Finally, invoking a philosopher’s wisdom that “no one law governs all things,” Dershowitz maintains that although preventive war might be illegitimate for all other States it remains a legitimate option for Israel. This is because the U.N., which is the court of last appeal for inchoate armed threats, is biased against it. Accordingly, unlike all other States, Israel cannot be held accountable to international law or, put otherwise, international law might apply to everyone else but it doesn’t apply to Israel: “it cannot expect the United Nations to protect it from enemy attack, andwith regard to international law and international organizations, it lives in a state of nature.” To demonstrate the U.N.’s inveterate hostility to Israel, Dershowitz specifically cites “Russia’s and China’s veto power” in the Security Council, which has allegedly blocked action supportive of it. Yet, not once in the past 20 years has Russia or China used the veto for a Security Council resolution bearing on Israel. On the other hand, the U.S. has exercised its veto power 23 times in just the past two decades (1986-2006) in support of Israel. Moreover, due to the U.S. veto Israel has been shielded from any U.N. sanctions, although the Security Council has imposed them on 15 member States since 1990, often for violations of international law identical to those committed by Israel. Not for the first time Dershowitz has turned reality on its head.

On a related note Dershowitz correctly observes that Israel “was not condemned by the Security Council” in June 1967, although its resort to force violated the U.N. Charter, an armed Egyptian attack having been neither actual nor imminent. The Security Council and General Assembly were both divided on how to adjudicate responsibility for the war. This would seem to suggest that far from being an inherently hostile forum, the U.N. has in fact granted Israel special dispensations. More generally, as former Israeli Foreign Minister Shlomo Ben-Ami observes, it was Israel’s policy of creeping annexation that shifted world opinion against it:

“Neither in 1948 nor in 1967 was Israel subjected to irresistible international pressure to relinquish her territorial gains because her victory was perceived as the result of a legitimate war of self-defense. But the international acquiescence created by Israel’s victory in 1967 was to be extremely short-lived. When the war of salvation and survival turned into a war of conquest and settlement, the international community recoiled and Israel went on the defensive. She has remained there ever since.”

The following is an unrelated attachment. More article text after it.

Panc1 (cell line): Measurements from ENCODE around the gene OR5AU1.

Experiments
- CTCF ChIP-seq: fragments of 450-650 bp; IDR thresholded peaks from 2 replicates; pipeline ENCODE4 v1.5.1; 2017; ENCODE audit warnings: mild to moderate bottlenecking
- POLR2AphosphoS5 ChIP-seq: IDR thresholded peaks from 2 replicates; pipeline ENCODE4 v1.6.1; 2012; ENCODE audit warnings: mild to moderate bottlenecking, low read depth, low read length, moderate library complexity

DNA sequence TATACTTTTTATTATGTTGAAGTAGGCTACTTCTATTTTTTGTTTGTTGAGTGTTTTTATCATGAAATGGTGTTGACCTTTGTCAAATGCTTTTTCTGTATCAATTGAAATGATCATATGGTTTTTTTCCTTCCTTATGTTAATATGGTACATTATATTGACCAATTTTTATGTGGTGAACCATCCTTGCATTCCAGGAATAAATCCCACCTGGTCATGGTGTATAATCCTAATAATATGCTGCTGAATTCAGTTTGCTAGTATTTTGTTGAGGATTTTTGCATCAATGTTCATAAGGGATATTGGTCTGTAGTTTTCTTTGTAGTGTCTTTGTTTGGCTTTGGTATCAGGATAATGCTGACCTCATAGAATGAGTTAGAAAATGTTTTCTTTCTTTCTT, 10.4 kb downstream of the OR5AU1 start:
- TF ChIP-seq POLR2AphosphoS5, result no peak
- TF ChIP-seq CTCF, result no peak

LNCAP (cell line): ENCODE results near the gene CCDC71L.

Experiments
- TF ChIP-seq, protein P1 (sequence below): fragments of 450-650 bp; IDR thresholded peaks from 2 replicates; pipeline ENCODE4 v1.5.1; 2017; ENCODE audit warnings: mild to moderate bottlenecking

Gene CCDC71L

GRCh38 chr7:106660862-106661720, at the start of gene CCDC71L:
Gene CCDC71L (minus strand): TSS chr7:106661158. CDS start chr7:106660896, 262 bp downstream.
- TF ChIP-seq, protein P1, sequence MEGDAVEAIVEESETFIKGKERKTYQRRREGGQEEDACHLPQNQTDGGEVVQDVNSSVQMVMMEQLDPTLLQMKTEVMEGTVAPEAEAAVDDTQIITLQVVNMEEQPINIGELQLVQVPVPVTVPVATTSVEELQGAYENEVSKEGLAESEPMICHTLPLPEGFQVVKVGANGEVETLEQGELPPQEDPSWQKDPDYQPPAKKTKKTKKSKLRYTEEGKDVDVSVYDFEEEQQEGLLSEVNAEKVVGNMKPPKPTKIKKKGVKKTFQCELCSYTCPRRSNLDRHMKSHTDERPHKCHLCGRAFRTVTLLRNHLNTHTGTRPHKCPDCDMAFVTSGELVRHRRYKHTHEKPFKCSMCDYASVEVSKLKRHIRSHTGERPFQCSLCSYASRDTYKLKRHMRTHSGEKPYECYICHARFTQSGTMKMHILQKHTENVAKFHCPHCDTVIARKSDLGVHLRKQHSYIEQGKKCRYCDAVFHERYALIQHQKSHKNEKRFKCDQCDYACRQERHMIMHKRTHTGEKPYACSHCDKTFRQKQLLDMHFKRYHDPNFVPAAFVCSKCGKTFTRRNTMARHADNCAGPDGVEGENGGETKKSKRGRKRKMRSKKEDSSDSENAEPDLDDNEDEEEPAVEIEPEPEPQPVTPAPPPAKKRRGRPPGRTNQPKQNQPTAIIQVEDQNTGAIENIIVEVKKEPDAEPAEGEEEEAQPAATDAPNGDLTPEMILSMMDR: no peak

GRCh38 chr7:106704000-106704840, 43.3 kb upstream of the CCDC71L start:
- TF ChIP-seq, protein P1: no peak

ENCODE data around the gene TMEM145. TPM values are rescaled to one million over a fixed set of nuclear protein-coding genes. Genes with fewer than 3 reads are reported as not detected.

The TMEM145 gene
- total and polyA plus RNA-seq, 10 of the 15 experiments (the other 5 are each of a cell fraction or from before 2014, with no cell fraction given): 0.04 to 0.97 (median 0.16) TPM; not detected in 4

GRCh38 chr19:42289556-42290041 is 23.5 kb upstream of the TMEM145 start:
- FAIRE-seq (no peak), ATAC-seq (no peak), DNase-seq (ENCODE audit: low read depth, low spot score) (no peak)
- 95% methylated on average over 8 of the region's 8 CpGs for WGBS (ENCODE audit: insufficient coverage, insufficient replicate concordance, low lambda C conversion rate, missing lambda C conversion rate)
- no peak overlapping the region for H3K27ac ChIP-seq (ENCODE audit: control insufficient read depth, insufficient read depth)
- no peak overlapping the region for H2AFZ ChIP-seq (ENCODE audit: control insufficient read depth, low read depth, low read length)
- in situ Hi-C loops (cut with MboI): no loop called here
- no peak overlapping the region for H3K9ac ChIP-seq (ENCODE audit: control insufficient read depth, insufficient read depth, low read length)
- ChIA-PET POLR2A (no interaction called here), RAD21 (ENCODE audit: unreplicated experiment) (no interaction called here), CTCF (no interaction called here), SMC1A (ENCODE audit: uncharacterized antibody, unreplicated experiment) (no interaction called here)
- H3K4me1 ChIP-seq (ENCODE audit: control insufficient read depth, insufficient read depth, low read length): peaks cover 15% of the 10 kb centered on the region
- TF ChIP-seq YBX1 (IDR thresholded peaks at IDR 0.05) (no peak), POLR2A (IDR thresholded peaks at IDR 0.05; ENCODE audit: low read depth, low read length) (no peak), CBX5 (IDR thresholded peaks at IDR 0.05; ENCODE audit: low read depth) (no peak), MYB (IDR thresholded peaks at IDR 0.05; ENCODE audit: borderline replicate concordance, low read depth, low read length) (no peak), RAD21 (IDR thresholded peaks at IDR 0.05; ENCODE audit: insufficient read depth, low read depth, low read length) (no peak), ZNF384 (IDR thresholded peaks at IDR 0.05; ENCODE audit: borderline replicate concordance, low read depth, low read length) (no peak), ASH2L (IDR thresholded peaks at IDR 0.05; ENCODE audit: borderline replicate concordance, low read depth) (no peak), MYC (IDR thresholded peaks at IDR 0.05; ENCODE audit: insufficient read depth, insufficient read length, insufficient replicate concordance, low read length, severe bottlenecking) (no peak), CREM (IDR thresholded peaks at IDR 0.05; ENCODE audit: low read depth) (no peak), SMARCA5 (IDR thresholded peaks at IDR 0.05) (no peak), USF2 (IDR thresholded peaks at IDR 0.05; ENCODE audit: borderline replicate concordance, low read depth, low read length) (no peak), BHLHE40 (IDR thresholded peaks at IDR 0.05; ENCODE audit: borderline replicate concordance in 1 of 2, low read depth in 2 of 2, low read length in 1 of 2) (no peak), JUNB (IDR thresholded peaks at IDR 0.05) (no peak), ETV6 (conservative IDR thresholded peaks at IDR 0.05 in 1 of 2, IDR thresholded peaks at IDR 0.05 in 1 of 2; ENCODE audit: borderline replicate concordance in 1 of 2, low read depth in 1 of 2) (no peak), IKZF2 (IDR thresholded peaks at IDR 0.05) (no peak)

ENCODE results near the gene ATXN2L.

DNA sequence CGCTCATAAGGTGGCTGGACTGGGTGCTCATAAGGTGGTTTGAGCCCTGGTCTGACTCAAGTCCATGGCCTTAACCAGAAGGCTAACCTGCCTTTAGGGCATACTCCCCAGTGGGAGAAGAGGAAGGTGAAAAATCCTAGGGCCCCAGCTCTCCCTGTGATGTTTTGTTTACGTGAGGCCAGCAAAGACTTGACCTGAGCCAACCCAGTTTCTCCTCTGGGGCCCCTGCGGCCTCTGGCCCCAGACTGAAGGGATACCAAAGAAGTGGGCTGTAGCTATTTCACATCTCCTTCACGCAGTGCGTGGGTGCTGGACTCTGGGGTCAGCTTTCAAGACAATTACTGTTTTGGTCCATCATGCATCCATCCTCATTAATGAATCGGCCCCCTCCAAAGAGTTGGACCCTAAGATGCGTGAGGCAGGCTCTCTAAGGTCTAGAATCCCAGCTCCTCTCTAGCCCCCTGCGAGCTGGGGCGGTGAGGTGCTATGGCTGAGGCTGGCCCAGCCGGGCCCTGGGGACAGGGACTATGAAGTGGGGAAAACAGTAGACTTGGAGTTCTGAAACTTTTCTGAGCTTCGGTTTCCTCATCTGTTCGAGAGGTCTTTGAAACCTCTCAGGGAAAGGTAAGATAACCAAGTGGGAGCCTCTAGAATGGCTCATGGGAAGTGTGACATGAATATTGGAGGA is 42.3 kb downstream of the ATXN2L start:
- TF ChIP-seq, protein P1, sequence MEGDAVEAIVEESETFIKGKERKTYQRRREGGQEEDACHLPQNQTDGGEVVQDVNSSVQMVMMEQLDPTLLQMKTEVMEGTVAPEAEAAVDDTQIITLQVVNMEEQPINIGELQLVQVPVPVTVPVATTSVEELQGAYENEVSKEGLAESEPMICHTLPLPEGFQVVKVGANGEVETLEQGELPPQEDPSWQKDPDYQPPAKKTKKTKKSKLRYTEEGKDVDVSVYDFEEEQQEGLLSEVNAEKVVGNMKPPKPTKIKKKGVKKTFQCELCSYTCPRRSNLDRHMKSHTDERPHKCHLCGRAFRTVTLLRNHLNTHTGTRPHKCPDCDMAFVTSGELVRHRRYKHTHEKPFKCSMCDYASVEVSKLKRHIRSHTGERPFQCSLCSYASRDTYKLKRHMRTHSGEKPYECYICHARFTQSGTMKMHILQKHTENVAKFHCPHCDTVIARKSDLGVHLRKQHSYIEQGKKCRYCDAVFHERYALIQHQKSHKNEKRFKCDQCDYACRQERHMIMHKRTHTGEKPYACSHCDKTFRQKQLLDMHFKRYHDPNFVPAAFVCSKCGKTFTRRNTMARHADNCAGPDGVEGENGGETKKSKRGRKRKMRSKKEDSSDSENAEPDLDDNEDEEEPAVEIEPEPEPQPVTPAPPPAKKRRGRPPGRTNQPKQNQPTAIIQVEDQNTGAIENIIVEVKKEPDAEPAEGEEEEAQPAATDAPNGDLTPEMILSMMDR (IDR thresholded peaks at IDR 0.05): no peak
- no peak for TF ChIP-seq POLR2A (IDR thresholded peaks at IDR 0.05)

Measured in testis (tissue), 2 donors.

Insofar as the professed goal of Dershowitz’s book is not descriptive but normative ? i.e., to devise ideal laws and institutional arrangements for combating terrorism ? it is curious that he doesn’t propose reconfiguring the Security Council to mitigate its alleged bias. In this regard another of his claims merits attention: “The UN report fails to address the situation confronting a democracy with a just claim that is unable to secure protection from the Security Council and that reasonably concludes that failing to act unilaterally will pose existential dangers to its citizens.” Yet, the High-level panel report explicitly addresses this concern and devotes one of its four parts specifically to proposals for reforming the Security Council as well as other U.N. institutions, noting preliminarily that:

“One of the reasons why States may want to bypass the Security Council is a lack of confidence in the quality and objectivity of its decision-making.But the solution is not to reduce the Council to impotence and irrelevance: it is to work from within to reform itnot to find alternatives to the Security Council as a source of authority but to make the Council work better than it has.”

The reason Dershowitz prefers to shunt aside the Security Council rather than reform it is not hard to find: it is difficult to conceive any configuration of the Security Council that would sanction Israel’s periodic depredations of neighboring Arab countries. Finally, Dershowitz justifies ignoring the Security Council’s strictures on the use of preventive force because its “anachronistic, mid-twentieth century view of international law” doesn’t take into account the threat posed by “nuclear annihilation.” It seems he forgot about the Cold War.

Apart from the alleged biases of the U.N., Dershowitz defends Israel’s unilateral right to prevent its neighbors from acquiring nuclear weapons apparently on the ground that conventional nuclear deterrence strategy is anchored in the mutually implied threat of inflicting massive civilian casualties. However Israel’s neighbors know, according to him, that it would never indiscriminately target civilian population centers. Lest there be any doubt on this score he quotes former Prime Minister Begin, “That is our morality.” As Lebanese civilians witnessed for themselves in 1982, and have witnessed again in 2006 from the “most moral army in the world” (Prime Minister Olmert).

The indefeasible right of Israel to wage war as it pleases would seem to grant it very broad license: if there’s just “five percent likelihood” that Israel might face a compelling threat in “ten years,” according to Dershowitz, it has the right to attack now, and apparently regardless of whether this potential threat emanates from a currently friendly state. This would seem to mean that no place in the world is safe from an Israeli attack at any moment. In Dershowitz’s mind, this is the essence of a realistic and moral jurisprudence on war.

Article continues here: Part Two